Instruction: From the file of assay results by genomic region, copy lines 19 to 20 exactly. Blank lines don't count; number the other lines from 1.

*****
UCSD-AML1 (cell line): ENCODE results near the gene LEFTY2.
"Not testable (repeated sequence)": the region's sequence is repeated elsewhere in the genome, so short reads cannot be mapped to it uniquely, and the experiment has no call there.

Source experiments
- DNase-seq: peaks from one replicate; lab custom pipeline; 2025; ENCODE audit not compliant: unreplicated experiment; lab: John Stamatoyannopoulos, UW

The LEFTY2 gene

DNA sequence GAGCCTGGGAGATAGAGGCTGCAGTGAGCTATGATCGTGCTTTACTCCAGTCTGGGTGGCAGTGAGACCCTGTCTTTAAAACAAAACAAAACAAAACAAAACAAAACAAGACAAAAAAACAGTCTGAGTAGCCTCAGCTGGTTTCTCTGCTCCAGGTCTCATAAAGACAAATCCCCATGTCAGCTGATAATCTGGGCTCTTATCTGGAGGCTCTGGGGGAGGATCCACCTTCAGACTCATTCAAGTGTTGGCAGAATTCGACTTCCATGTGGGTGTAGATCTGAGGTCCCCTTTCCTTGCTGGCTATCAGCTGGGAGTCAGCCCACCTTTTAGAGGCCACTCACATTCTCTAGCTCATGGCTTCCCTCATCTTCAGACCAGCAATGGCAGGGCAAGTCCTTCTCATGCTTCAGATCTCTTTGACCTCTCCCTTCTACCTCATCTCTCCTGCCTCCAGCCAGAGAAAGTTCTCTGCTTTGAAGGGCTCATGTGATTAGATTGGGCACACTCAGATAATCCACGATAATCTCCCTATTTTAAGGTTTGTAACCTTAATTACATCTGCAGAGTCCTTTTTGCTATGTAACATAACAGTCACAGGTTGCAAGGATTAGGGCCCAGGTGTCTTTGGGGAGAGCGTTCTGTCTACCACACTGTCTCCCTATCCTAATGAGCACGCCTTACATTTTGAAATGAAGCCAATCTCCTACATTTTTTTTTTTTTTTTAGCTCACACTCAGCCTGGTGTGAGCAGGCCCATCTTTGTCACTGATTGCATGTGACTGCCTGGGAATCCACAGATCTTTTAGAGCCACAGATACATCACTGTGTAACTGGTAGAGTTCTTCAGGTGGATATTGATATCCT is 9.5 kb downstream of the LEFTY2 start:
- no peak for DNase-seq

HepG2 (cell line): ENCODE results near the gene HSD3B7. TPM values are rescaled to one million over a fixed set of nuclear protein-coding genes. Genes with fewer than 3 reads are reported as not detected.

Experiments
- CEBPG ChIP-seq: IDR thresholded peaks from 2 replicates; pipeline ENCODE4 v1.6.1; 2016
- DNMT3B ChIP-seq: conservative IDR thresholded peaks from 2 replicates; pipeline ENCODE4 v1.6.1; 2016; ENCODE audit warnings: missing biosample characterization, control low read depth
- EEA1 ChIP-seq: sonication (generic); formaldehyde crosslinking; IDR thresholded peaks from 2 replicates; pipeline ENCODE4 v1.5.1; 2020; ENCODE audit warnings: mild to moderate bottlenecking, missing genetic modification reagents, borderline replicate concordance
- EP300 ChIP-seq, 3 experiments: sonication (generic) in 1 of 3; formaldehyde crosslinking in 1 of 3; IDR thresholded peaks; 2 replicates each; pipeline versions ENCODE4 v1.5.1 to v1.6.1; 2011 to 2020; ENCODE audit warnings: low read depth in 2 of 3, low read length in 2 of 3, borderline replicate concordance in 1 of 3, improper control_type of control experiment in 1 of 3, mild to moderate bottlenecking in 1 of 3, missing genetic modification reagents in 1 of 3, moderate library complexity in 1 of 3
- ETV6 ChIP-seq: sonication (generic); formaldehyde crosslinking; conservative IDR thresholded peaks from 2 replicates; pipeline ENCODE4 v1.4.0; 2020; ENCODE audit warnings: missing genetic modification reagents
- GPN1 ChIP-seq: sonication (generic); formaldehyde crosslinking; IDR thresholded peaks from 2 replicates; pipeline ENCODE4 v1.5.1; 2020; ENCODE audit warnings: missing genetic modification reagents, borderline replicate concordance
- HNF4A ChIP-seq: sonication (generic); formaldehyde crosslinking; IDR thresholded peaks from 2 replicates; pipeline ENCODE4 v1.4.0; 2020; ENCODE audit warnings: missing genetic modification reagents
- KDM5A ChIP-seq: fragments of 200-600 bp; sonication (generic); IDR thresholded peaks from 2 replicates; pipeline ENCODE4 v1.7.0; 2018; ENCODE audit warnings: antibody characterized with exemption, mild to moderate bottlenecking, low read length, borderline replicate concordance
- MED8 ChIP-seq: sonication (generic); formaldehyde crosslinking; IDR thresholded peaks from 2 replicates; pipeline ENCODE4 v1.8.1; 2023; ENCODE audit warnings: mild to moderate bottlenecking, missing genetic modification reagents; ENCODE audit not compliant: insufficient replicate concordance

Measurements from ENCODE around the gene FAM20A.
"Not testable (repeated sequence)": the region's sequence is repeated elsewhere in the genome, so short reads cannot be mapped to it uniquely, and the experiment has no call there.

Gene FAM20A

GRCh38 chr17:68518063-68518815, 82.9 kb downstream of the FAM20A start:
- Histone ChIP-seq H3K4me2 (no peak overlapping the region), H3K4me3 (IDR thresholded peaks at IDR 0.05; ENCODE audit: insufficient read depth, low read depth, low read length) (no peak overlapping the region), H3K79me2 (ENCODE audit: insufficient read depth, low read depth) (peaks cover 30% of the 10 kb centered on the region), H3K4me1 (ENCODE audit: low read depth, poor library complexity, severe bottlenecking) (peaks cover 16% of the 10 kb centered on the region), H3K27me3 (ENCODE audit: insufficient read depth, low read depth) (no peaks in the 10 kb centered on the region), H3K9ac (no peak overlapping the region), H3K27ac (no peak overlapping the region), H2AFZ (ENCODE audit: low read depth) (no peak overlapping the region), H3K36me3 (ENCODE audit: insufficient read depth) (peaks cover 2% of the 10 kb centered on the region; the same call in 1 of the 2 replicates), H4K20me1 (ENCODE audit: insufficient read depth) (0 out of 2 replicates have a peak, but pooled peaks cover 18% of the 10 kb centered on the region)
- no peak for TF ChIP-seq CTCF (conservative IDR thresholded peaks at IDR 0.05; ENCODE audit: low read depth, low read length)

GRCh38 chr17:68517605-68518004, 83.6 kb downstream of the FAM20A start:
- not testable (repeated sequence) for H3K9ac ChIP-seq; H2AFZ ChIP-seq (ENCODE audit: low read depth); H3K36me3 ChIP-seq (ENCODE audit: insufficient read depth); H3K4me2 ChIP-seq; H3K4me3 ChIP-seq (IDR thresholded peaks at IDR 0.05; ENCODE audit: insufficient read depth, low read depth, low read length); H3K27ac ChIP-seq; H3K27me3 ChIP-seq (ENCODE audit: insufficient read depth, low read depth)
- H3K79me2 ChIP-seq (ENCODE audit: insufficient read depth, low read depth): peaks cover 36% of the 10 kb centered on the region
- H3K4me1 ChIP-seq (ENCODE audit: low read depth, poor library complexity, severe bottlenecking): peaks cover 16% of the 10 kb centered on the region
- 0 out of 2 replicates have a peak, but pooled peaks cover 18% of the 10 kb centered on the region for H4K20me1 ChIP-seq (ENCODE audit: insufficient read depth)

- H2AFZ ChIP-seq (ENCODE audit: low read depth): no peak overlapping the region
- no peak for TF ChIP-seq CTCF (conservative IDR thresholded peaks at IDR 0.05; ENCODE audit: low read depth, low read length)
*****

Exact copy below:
Measurements from ENCODE around the gene FAM20A.
"Not testable (repeated sequence)": the region's sequence is repeated elsewhere in the genome, so short reads cannot be mapped to it uniquely, and the experiment has no call there.